But Gretchen's journey isn't just about her change of heart regarding the Jews, it is also her discovery about the true nature of the National Socialist Party and their plans for Germany, and about Hitler's frightening mental illness. Blankman does refer to Hitler having suffered from hysterical blindness, a claim that continues to be disputed to this day. For further reading please check out Hitler's Hysterical Blindness: Fact or Fiction. as well as Hitler: Diagnosis of a destructive prophet.

Reinhard also undergoes a personal journey but his is one that leads him deeper into mental illness. When Gretchen confronts him in the alleyway as he is about to beat a Jewish man Gretchen is not scared of Reinhard hitting her because he never got his revenge that way but in other subtle ways. The morning after the altercation with the Jewish man, Reinhard places a string across a step on the stairway in an attempt to trip her. Gretchen notices that her brother often has a blank stare and seems unable to feel emotions. His transition is complete when he brutally beats her without emotion in an attempt to learn why she entered his bedroom. This only leads him to more brutal acts of violence including the cold blooded murder of an elderly man.

There are many other characters in Prisoner of Night and Fog who are quite interesting, for example Geli Raubal and Eva Braun. Geli's mysterious death has been the subject of many articles through the years including Hitler's Doomed Angel by Ron Rosenbaum for Vanity Fair while Eva Braun has been the focus of much study as she was Hitler's mistress and wife.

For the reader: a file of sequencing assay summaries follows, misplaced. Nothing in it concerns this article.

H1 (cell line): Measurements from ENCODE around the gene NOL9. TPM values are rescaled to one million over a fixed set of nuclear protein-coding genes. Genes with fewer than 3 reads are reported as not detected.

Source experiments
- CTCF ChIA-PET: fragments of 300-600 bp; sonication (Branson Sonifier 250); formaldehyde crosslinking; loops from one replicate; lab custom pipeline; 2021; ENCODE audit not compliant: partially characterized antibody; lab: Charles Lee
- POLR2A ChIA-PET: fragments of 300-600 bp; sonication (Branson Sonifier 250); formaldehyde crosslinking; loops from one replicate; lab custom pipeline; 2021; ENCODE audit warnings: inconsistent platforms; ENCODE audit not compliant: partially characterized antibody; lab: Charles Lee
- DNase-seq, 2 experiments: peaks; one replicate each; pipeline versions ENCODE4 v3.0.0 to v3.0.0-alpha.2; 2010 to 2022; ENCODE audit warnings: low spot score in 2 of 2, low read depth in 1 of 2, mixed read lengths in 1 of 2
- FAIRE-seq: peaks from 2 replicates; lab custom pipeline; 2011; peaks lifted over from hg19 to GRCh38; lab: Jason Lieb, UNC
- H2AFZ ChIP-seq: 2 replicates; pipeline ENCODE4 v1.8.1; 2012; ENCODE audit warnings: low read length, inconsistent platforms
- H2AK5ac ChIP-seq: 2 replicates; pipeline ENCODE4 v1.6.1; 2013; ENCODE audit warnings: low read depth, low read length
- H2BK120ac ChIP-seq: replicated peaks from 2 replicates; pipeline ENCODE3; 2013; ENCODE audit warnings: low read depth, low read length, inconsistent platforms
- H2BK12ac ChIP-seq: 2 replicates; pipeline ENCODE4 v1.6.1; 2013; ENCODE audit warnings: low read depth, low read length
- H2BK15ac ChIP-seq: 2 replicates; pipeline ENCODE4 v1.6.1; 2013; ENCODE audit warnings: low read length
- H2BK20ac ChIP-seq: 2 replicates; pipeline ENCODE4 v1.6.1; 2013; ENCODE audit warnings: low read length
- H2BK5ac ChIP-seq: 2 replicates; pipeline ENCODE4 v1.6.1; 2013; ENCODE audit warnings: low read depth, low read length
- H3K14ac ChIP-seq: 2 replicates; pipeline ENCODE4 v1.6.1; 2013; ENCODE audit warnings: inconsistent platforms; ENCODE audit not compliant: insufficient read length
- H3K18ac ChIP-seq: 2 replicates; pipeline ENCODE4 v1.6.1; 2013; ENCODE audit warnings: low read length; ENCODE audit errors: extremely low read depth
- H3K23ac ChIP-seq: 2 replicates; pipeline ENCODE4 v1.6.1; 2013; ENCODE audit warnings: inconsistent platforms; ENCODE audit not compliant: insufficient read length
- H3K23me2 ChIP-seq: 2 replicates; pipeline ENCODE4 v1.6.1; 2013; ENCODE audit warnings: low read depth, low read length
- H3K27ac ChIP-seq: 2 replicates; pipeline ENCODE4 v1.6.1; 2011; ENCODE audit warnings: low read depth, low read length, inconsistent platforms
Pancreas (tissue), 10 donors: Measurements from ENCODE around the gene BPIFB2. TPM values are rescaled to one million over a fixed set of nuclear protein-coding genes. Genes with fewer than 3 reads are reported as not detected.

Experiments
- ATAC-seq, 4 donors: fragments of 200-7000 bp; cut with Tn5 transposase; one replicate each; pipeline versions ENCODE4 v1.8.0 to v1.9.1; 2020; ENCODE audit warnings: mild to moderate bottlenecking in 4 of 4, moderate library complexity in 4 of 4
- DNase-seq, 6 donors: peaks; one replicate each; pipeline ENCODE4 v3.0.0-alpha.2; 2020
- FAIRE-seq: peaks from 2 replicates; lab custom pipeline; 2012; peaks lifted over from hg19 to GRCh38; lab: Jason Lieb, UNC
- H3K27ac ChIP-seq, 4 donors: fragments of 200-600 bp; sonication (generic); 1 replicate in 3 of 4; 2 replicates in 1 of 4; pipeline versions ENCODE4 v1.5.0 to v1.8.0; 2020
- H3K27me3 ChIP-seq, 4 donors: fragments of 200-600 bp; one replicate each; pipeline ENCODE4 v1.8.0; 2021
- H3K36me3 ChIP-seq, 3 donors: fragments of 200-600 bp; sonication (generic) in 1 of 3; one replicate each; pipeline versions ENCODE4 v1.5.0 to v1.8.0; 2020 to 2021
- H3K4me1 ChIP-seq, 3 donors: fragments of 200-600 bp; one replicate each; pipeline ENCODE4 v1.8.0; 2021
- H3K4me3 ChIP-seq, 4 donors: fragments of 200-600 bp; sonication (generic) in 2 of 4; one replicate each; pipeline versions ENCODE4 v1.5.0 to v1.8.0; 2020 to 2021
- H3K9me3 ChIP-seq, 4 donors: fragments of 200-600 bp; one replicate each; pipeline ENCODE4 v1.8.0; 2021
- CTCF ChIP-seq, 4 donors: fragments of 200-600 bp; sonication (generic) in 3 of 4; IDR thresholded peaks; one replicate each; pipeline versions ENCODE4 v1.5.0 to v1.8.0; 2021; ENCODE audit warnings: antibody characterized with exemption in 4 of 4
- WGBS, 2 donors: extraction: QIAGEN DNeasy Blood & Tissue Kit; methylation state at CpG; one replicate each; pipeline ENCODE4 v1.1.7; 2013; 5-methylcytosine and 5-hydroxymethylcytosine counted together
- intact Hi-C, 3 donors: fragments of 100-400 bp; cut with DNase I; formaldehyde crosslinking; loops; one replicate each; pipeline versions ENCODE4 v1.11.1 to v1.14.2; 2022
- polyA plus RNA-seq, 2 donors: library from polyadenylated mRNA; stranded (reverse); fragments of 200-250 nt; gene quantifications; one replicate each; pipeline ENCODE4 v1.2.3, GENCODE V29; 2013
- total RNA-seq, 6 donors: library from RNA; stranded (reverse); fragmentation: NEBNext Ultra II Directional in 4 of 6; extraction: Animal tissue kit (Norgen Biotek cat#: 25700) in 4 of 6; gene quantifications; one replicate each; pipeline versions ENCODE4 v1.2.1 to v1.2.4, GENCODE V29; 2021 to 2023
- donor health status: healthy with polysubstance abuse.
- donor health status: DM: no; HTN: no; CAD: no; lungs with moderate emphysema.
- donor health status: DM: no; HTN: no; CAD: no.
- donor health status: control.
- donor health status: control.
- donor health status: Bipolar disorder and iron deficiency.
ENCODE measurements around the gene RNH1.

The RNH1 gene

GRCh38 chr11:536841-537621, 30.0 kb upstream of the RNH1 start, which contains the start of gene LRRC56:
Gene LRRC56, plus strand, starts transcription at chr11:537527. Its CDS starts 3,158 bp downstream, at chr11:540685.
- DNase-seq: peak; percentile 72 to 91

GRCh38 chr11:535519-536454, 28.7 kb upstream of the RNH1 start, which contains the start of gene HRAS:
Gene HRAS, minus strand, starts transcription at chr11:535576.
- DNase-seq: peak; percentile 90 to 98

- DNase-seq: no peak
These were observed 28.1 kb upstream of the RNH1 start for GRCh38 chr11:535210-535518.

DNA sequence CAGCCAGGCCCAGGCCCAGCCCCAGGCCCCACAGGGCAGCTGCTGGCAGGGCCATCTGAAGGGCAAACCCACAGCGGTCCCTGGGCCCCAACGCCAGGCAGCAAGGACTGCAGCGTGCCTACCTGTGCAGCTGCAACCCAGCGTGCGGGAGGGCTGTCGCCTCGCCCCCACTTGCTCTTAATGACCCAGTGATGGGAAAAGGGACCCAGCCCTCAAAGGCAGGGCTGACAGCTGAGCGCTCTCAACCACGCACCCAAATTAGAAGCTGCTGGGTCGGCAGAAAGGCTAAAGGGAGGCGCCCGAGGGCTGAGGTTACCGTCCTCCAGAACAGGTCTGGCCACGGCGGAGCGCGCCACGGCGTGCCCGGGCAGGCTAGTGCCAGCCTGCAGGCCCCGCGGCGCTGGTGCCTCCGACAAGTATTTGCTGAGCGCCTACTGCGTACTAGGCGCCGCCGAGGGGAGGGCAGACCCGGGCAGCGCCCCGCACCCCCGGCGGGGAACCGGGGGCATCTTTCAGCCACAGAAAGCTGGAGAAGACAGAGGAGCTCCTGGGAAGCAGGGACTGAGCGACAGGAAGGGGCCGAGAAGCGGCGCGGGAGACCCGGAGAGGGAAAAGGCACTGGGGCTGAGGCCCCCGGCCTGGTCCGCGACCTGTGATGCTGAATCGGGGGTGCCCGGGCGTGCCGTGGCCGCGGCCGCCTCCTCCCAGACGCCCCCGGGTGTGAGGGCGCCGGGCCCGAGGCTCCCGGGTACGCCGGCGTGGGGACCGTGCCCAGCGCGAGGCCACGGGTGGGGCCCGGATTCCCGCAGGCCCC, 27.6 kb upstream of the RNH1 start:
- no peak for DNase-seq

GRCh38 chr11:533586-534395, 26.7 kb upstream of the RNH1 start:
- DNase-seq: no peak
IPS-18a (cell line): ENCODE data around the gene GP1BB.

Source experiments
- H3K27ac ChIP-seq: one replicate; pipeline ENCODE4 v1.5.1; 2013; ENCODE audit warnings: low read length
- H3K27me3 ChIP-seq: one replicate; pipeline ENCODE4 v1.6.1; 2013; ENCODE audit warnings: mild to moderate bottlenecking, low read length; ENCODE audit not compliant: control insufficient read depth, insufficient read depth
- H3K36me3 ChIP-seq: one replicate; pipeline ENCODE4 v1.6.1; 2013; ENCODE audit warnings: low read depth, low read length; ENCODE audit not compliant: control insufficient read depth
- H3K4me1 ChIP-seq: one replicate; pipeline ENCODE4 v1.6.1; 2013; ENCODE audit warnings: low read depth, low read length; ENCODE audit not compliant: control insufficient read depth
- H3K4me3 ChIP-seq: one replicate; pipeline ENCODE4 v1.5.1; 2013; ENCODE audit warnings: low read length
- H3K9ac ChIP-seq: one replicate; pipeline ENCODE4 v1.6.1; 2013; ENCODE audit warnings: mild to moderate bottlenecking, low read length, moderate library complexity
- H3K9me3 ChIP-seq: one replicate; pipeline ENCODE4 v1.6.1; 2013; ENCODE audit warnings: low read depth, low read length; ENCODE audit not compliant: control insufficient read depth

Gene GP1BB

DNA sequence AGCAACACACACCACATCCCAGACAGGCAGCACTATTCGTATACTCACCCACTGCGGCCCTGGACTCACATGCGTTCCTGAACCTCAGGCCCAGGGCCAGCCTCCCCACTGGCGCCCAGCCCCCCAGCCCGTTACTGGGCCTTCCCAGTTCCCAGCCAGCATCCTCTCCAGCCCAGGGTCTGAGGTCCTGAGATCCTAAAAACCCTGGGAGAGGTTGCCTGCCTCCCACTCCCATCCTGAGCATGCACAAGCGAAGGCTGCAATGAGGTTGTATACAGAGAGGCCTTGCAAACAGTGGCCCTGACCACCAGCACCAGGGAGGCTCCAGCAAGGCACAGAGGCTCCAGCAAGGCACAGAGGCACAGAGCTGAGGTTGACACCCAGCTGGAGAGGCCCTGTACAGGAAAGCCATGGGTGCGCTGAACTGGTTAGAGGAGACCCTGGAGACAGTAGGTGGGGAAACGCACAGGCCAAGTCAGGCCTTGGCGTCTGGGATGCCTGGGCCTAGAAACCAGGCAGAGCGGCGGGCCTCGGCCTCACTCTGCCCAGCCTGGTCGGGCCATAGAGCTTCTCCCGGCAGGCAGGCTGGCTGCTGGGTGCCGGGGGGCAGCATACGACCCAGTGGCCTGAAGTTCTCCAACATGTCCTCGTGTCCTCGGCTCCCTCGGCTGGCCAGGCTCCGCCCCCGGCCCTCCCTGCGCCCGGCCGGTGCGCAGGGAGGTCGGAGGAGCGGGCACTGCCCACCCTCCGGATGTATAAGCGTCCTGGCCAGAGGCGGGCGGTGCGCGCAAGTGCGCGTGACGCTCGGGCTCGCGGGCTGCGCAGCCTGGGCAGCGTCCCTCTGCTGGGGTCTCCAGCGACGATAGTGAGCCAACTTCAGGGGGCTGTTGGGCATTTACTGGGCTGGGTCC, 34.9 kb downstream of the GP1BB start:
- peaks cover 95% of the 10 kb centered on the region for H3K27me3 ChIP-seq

Blankman's emphasis is mostly on her characters and their relationships to each other but she does manage to contrast the ambivalence of most citizens towards Hitler while demonstrating his growing support within the city of Munich and in Germany overall. More than once Gretchen remarks on how oblivious people are to the coming disaster. After she and Daniel overhear two party members discussing how the Jews will lose their businesses and have their families broken apart, Gretchen notes,
"Bluesy jazz music cascaded from a nightclub, and men in fancy suits and women in satin frocks strolled the street, arm in arm, smiling, out for a night on the town. Everywhere the city was alive, all these sweet, simple lives twining together. How blind everyone was, rushing into the restaurants, laughing at the comedians' jokes, smoking and dancing and singing. Without the slightest inkling of what Hitler and his men were planning."

If you love historical fiction, Prisoner of Night and Fog is not to be missed. Blankman so named her novel after Goethe's poem, "Der  Erlkonig", the Alder King in which a young boy attempts to warn his father that he is being attacked, but his father assures him it is only the fog. It is an allegory for what happened to the German people with regards to Hitler.

The sequel to Prisoner of Night and Fog is Conspiracy of Blood & Smoke which is set in 1933.

Book Details:
Prisoner of Night and Fog by Anne Blankman
New York: Balzer & Bray, An Imprint of HarperCollin Publishers 2014
398 pp.